I doubt the above will occur while we’re on the road today. Still, I am looking forward to the trip. I may not be able to stop time to chat with my automotive neighbors, but I can look for a truck that might be heading to Nebraska.

Tuesday, September 16, 2008

My fantasy doctor

Forgive me, but I need to rant. With that said, you have been forewarned…
Do you know what this world really needs? We need more female sports medicine doctors. Do you know why I say this? I say this because I am so sick of older male doctors, who are active in exactly zero sports looking at me with their semi-amused faces and asking me questions like, “Well now, why are you doing all of these sports?” Like I should be home cleaning the floor, getting dinner ready for my family or balancing the family budget instead, like being a 30 something female athlete is totally ludicrous, like my interest in sports and doing events is laughable, cute but so unnecessary, like I should be home painting my nails or out shopping for a cute outfit, not training 5 or 6 days a week for an event I won’t place in, for events that I am just thrilled to finish, not to mention an award of any sort.

The silver lining around these experiences is their reactions and flippant comments fuel my feminist fire like you would not believe. For every man that thinks what I am doing is “so cute”. I vow to do more than that dude ever imagined I could do. Uh, how do you plan to run, or bike or swim or anything with that massive chip on my shoulder you say? What am I out to prove? I don’t know. Honestly, I just want to be taken seriously when I go to the doctor for issues that interfere with my activities.

I actually fantasize about finding a doctor that actually listens to what I have to say. I imagine them paying attention and then saying, “Ok, so I hear how important being active is to you. It sounds like your problem could have a few sources. Let’s see if we can break it can’t make a plan of action and see if some modifications could make a difference. It could take a little trial and error, but we’ll do our best to get you back out there as soon as we can.” I am not asking anyone to promise me that they will be able to fix it. But I am so sick of these doctors just patting me on the head and sending me away with a flimsy explanation like, “well, you have really loose ankles and there is nothing we can do about that.” Loose ankles? Well, that is a new one at least.

The very first time I went to an orthopedist I met my fantasy doctor. She happened to be a women, in her late 30’s and SURPRISE she was also a runner. She listened and helped me so much. We talked about different shoes, distances ran, my orthotics, and various strength exercises. She assured me we’d get it all straightened out. We did. The other person who was fantastic was my physical therapist I saw after I cracked my tail bone. His wife was in her 40’s and competed in triathlons. Unlike me, this woman placed in the top 3 of her age division time and time again. He understood the female athlete, he was married to one. In addition to being wonderfully respectful of women athletes, he also provided on-site daycare for his patients receiving physical therapy! How is that for a forward thinking man! Fortunately, I haven't needed physical therapy since then. And that fabulous female doctor? She moved to Michigan.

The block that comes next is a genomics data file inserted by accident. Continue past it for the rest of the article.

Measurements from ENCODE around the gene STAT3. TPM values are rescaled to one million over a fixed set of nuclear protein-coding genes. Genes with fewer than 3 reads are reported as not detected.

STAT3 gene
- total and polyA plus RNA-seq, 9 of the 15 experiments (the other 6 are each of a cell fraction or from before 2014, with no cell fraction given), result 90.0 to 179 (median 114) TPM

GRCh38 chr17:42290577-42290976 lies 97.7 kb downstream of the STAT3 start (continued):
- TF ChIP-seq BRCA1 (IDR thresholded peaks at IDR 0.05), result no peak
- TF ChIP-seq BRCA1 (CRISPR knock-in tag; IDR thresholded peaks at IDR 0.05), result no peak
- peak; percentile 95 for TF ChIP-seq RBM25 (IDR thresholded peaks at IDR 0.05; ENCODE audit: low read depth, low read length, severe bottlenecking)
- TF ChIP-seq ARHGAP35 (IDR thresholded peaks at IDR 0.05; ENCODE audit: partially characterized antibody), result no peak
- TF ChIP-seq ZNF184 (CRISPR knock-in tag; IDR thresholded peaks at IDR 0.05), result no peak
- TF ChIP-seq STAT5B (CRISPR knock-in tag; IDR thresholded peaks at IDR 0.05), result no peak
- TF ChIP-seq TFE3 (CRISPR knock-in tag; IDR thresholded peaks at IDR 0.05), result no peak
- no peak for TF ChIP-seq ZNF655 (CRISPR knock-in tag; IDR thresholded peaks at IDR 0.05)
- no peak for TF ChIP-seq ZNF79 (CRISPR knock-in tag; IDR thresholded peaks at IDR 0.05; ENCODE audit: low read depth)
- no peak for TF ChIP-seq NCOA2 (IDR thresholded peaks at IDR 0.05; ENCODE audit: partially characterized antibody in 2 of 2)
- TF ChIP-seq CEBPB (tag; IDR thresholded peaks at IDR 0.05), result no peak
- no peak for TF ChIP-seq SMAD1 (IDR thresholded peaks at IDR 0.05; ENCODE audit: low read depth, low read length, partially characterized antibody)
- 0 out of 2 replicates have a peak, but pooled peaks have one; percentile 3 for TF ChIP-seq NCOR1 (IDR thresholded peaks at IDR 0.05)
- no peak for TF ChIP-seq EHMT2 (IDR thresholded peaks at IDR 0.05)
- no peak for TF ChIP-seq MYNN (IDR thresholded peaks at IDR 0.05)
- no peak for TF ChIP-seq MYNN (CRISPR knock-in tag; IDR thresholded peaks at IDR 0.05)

In a time where the Beijing Olympic commentators joked back and forth about how they have the best job in the world because they get to watch bikini clad women jump around the beach, I long for more men who understand and revere female athletes, regardless of their level of achievement. Surely, an Olympic champion should not be reduced to the type of bikini she is wearing, or be forced to wear such a bikini for extra ratings.

Listen, all I am saying is, if I were a 30 year old male walking into any of these sports medicine clinics, it would be assumed that my participation in sports is good for my physical and mental health and would not be considered cute or sweet or extravagant. The doctor would seriously address the problem. Can you imagine a male doctor smiling, folding his hands across his rounded belly and saying to his male patient, “ Now, why are you doing all these sports anyway.”
I don’t think so.

Here is what I am the most disappointed about though, you ready? I sat there on the paper covered table, wrapped from the waist down in the little sheet they give you, and just took it all in. The condescending smiles, the limited questions that seemed completely irrelevant, the dismissive comment made when I tried to explain what I had read about female athletes and how their injury patterns differ from those in men as a result of varying muscle strengths, the new study that promoted a different kind of strength training to prevent those injuries.

I wanted to say, "Listen buddy, this is important to me, and I am here so that you can help me, not make me feel like I am an 8 year old kid complaining about a skinned knee. Pay attention or just forget it if you could care less, and we won't waste each others time." But I didn't I sat there and waited for his line of questioning to finish, even though it was clear to me it would not lead either of us anywhere.

Lesson learned my friends. This has happened to me one too many times. Next time I will speak up. I will speak up, or walk out. It sounds harsh, but I've had enough. And if it happens, I'll be sure to blog about the experience and let you know how it goes.